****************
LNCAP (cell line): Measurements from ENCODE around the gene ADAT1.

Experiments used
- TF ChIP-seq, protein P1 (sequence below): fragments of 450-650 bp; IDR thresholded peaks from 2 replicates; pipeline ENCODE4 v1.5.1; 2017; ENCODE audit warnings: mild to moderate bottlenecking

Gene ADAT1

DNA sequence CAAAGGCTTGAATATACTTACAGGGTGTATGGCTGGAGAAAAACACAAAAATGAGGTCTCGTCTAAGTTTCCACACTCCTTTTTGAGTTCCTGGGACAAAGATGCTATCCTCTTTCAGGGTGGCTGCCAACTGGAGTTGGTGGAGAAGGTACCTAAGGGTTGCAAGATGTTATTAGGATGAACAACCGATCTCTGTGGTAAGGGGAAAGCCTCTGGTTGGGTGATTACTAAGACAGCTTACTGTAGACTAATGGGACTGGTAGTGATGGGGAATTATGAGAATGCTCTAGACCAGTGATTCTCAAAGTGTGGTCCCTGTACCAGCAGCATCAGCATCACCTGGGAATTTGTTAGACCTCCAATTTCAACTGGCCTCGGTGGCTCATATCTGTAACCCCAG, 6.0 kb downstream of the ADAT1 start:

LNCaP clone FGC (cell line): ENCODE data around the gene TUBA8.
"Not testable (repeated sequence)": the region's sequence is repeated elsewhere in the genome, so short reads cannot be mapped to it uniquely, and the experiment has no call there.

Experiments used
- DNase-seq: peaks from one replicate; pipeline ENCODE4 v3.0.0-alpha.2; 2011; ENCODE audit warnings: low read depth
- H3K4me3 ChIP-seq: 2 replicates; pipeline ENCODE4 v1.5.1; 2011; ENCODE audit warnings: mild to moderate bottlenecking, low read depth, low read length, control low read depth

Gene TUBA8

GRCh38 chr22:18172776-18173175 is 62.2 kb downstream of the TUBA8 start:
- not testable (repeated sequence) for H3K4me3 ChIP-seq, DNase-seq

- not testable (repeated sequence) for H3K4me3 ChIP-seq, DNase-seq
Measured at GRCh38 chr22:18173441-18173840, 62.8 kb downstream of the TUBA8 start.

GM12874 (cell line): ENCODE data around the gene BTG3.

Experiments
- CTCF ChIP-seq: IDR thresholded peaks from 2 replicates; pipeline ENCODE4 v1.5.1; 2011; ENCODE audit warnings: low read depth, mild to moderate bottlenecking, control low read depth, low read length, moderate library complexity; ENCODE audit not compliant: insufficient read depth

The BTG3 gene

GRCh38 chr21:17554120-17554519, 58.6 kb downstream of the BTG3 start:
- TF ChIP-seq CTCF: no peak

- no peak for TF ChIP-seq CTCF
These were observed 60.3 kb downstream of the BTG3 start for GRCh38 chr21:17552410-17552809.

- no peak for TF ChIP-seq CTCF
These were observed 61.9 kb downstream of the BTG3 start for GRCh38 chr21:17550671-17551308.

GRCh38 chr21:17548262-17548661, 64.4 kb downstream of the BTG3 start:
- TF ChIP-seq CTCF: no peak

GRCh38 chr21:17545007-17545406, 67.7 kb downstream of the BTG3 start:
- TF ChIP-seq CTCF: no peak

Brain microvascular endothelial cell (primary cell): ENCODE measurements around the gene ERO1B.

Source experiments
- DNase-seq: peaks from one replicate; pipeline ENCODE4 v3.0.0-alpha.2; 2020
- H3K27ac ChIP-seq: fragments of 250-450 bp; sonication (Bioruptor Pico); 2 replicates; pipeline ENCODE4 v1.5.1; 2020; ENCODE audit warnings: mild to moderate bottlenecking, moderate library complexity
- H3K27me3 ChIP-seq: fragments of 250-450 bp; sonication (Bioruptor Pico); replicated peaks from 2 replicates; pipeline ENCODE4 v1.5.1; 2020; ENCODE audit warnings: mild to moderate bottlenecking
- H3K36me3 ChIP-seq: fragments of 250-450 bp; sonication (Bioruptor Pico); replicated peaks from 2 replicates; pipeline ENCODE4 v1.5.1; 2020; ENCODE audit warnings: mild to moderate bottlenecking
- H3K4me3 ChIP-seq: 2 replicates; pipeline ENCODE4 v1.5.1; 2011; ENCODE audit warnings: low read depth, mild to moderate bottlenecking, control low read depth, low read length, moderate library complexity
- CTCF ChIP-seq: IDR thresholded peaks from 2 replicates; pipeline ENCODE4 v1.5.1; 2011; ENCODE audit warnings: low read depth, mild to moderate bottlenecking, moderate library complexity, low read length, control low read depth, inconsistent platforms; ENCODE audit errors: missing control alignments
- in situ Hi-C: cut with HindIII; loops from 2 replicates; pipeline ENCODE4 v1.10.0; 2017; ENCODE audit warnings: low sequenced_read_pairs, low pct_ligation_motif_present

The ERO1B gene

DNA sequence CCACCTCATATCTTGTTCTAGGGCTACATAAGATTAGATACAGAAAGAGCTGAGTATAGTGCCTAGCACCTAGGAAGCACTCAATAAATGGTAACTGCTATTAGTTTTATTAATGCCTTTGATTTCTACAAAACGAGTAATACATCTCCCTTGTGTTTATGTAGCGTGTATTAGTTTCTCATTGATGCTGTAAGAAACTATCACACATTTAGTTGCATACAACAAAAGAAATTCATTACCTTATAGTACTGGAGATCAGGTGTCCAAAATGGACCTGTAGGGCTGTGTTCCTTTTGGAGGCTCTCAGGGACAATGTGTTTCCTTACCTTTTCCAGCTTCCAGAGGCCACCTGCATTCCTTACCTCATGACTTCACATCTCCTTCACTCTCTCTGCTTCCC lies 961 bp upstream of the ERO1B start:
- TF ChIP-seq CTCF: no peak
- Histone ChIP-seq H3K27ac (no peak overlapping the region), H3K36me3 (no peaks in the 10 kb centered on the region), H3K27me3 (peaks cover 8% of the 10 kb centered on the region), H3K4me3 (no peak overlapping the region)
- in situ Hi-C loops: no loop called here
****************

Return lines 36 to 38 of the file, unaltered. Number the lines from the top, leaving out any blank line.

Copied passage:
- H3K4me3 ChIP-seq: 2 replicates; pipeline ENCODE4 v1.5.1; 2011; ENCODE audit warnings: low read depth, mild to moderate bottlenecking, control low read depth, low read length, moderate library complexity
- CTCF ChIP-seq: IDR thresholded peaks from 2 replicates; pipeline ENCODE4 v1.5.1; 2011; ENCODE audit warnings: low read depth, mild to moderate bottlenecking, moderate library complexity, low read length, control low read depth, inconsistent platforms; ENCODE audit errors: missing control alignments
- in situ Hi-C: cut with HindIII; loops from 2 replicates; pipeline ENCODE4 v1.10.0; 2017; ENCODE audit warnings: low sequenced_read_pairs, low pct_ligation_motif_present